Equifax CEO forced out as company execs suspected of insider trading

UPDATE — 10/2, 5:46 p.m. EDT: Equifax revised up its estimate Monday of how many Americans were effected by the company’s data breach earlier in 2017 to 145.5 million.

Interim CEO Paulino do Rego Barros took over for departed executive Richard Smith last week.  Smith will receive a retirement package of up to $90 million, including $72 million by the end of the year.

 

Following a massive data breach at credit report agency Equifax Inc. that affected 143 million people, the company has decided to replace its CEO, Richard Smith.

Mr. Smith, a former GE executive, will be the third Equifax executive to depart since the breach; Equifax’s chief information officer and chief security officer departed on Friday, Sept. 15.  Smith will stay with Equifax for 90 days, without pay, to advise the company.

The company has also been plagued with questions surrounding insider trading. John Hamble, Equifax’s chief financial officer, along with Joseph Loughran, president of Equifax’s U.S. Information Solutions, and Rodolfo Ploder, president of business unit Workforce Solutions, sold stocks with a combined value of around $1.8 million.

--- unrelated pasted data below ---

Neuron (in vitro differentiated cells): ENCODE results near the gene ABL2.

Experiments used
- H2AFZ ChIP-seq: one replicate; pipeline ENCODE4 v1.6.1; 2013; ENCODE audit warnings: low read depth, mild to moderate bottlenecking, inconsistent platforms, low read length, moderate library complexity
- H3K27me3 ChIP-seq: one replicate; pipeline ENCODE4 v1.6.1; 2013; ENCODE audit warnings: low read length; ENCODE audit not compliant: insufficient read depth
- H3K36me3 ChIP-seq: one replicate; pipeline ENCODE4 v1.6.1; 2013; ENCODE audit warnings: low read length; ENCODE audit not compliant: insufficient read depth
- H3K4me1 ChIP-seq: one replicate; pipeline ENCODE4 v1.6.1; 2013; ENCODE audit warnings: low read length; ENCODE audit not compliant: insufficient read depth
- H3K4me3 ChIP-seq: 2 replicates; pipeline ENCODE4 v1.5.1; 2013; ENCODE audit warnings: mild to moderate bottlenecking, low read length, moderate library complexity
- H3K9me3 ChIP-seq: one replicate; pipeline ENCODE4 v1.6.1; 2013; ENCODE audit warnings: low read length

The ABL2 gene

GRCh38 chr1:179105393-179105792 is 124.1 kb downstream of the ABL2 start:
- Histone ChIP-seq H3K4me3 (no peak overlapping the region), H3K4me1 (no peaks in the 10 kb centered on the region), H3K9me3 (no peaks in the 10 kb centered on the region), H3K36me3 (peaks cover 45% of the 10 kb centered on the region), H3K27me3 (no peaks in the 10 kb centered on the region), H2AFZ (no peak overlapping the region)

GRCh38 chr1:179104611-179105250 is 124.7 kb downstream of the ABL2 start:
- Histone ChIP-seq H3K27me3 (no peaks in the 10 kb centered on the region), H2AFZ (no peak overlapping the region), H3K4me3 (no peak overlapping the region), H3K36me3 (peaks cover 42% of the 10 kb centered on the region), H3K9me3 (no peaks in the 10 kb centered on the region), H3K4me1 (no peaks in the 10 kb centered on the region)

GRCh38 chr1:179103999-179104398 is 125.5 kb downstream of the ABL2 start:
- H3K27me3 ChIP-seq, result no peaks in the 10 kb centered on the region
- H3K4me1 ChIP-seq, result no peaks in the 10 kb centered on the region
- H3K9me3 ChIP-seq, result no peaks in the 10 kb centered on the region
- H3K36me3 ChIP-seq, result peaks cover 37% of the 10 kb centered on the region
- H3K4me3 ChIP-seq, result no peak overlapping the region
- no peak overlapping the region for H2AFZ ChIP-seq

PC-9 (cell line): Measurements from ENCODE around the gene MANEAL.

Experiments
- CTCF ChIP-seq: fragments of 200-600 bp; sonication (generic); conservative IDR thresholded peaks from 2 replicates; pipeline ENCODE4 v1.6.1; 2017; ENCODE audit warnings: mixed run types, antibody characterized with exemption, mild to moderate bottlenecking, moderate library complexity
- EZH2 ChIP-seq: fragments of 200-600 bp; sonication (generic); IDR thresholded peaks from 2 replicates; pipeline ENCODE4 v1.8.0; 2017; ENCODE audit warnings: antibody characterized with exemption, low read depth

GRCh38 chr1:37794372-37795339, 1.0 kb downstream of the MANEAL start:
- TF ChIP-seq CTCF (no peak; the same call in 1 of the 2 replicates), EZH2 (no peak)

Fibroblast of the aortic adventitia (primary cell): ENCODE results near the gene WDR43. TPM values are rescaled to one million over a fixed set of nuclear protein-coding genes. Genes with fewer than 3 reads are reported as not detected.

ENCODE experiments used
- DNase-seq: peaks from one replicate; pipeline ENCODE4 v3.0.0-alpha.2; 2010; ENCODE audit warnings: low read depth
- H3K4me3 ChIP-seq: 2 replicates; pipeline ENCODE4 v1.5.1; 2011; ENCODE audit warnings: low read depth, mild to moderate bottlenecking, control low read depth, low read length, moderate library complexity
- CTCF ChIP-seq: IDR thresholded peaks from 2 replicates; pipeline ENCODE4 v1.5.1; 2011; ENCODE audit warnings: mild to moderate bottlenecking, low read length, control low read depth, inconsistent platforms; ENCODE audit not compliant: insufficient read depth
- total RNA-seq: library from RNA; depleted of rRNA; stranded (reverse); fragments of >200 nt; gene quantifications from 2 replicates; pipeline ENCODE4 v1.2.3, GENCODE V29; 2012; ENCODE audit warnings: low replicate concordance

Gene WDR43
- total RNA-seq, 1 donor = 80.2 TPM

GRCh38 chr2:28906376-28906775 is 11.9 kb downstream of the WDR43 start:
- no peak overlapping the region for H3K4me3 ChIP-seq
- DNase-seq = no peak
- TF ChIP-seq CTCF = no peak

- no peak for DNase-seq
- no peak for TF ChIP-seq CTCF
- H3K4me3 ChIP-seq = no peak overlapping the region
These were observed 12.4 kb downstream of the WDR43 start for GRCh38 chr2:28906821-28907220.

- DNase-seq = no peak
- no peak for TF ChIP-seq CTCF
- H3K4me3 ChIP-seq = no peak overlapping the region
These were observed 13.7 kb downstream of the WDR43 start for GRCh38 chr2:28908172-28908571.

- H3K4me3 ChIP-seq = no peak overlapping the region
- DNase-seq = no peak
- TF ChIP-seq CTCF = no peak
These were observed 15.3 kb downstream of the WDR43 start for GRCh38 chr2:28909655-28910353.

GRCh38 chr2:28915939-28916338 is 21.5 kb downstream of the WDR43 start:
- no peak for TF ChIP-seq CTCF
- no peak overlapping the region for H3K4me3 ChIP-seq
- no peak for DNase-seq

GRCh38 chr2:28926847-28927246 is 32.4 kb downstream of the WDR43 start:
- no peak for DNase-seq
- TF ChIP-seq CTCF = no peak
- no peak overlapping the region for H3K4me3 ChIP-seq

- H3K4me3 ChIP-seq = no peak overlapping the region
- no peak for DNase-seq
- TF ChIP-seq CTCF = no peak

Federal prosecutors are reportedly investigating the sale of company stock by the three top executives. The probe comes after a bipartisan group of U.S. senators asked the Department of Justice, SEC, and FTC to look into the matter.

Equifax has stated the officials “had no knowledge that an intrusion had occurred,” and the company would continue to cooperate with lawmakers.

“These errors are not due to wild unknowns in emerging technologies. The errors are basic management missteps in intelligent data management and crisis response,” said Jeffrey Sonnenfeld, Yale School of Management’s senior associate dean for leadership studies. “This is a mid-sized company with a devastatingly broad reach.”

Sen. Mark Warner (D-Va.) said at a Senate hearing that the situation at Equifax is a “travesty” and the CEO’s departure does not do enough to remedy the harm suffered by consumers.

“I question if Equifax even has the right to continue providing these services, ” said Warner, who co-founded the Senate Cybersecurity Caucus.

Equifax is now facing a class action lawsuit, which includes the state of Massachusetts, as well the cities of San Francisco and Chicago.

Consumers now also have to worry about a second data breach which occurred at Sonic Drive-In after the company was informed by its card processor of suspicious activity. Millions of credit and debit card accounts were possibly affected, similar to breaches in recent years at Target and Home Depot.

Readers can check if they have been impacted by the Equifax breach by visiting the company’s website. For more information on protecting oneself from identity theft visit: FTC.gov

 

Editor’s note: This article has been updated.

 

[CNN] [AP] [USA Today] [The Hill] [Fortune] [Photo courtesy USA Today]

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